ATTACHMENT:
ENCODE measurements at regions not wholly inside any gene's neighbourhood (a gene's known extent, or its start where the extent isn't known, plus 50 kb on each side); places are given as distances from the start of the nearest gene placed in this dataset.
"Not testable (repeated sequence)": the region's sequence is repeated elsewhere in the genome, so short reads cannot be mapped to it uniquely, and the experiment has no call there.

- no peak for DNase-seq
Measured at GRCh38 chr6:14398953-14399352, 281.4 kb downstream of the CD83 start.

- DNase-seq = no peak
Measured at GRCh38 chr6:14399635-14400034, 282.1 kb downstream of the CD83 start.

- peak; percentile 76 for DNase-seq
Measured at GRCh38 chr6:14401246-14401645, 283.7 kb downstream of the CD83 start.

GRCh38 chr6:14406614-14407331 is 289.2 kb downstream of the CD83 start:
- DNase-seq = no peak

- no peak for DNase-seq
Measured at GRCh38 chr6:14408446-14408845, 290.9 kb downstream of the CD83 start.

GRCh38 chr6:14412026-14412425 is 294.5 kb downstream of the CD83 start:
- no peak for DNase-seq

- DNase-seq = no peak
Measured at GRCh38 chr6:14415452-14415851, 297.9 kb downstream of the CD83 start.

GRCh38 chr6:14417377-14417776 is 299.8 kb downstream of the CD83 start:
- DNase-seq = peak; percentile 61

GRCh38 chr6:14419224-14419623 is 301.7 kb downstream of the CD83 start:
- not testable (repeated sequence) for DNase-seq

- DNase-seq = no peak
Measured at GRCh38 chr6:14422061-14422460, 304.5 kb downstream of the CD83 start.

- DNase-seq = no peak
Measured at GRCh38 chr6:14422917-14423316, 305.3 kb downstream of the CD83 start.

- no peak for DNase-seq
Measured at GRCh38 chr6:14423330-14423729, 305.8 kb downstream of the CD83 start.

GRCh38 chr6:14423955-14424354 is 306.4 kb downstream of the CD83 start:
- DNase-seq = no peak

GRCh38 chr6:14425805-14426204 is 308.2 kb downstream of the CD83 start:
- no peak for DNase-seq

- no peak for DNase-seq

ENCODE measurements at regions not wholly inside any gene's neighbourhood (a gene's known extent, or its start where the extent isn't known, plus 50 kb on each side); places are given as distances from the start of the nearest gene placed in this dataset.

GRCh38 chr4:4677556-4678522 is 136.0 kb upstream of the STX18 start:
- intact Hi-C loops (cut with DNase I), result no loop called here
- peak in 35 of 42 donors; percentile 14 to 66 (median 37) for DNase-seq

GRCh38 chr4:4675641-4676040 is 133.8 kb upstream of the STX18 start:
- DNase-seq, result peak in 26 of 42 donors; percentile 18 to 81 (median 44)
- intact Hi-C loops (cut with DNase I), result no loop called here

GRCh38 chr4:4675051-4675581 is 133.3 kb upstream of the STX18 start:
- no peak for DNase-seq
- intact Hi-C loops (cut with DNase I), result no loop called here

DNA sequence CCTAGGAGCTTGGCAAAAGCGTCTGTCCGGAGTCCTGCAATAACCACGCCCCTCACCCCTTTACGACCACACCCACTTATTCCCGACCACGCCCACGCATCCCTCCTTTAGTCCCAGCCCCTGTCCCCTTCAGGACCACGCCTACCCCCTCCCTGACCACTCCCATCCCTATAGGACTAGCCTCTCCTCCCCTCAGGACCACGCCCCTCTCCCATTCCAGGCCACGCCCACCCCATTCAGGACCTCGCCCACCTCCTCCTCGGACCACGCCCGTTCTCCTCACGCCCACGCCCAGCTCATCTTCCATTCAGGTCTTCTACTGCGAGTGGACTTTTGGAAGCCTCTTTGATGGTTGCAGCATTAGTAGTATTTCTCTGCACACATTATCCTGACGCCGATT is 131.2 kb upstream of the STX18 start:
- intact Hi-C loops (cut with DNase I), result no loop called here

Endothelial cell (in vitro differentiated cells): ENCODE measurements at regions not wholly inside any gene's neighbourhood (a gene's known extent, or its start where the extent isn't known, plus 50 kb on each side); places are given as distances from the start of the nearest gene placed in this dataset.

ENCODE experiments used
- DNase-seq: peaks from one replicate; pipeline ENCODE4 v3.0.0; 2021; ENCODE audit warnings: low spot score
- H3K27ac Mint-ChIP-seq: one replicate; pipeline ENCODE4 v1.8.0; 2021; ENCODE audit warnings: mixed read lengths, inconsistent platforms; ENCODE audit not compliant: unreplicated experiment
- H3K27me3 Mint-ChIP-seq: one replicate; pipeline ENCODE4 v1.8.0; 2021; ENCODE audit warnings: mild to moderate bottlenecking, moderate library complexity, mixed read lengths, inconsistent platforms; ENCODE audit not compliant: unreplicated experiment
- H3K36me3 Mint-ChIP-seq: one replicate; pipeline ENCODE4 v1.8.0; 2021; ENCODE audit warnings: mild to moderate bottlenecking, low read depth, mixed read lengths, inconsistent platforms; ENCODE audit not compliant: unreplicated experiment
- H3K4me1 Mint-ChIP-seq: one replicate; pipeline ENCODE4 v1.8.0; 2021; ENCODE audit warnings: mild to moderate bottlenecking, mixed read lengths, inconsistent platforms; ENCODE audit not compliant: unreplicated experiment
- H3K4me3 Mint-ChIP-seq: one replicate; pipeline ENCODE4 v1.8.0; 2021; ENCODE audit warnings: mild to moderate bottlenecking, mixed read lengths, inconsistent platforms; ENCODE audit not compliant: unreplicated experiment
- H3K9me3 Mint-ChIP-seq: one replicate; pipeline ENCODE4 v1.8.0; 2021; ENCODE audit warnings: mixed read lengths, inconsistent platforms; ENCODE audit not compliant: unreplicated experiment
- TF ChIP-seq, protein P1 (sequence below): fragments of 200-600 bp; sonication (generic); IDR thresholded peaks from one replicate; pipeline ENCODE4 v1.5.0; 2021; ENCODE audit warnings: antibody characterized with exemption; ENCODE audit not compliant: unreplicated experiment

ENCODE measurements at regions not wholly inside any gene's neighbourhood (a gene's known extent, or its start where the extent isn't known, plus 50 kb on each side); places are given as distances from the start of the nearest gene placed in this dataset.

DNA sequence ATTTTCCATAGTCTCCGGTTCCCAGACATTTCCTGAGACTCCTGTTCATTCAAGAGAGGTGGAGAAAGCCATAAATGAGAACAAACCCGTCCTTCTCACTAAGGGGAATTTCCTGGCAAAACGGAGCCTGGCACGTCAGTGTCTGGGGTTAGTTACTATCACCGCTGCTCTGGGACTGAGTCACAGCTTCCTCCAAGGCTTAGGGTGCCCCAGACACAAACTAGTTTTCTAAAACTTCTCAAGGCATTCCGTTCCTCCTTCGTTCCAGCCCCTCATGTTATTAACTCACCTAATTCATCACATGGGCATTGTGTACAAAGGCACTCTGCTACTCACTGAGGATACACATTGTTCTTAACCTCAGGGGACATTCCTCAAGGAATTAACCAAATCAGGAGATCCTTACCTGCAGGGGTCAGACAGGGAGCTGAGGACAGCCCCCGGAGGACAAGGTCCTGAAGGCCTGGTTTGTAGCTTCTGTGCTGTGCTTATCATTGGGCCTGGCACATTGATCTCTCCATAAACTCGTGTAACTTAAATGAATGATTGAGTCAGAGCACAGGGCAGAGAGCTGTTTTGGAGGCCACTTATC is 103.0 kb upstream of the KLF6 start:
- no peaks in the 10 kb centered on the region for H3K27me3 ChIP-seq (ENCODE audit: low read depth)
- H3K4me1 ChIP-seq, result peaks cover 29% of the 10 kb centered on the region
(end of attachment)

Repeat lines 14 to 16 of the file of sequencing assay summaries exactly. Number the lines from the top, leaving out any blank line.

- no peak for DNase-seq

- DNase-seq = no peak
Measured at GRCh38 chr6:14415452-14415851, 297.9 kb downstream of the CD83 start.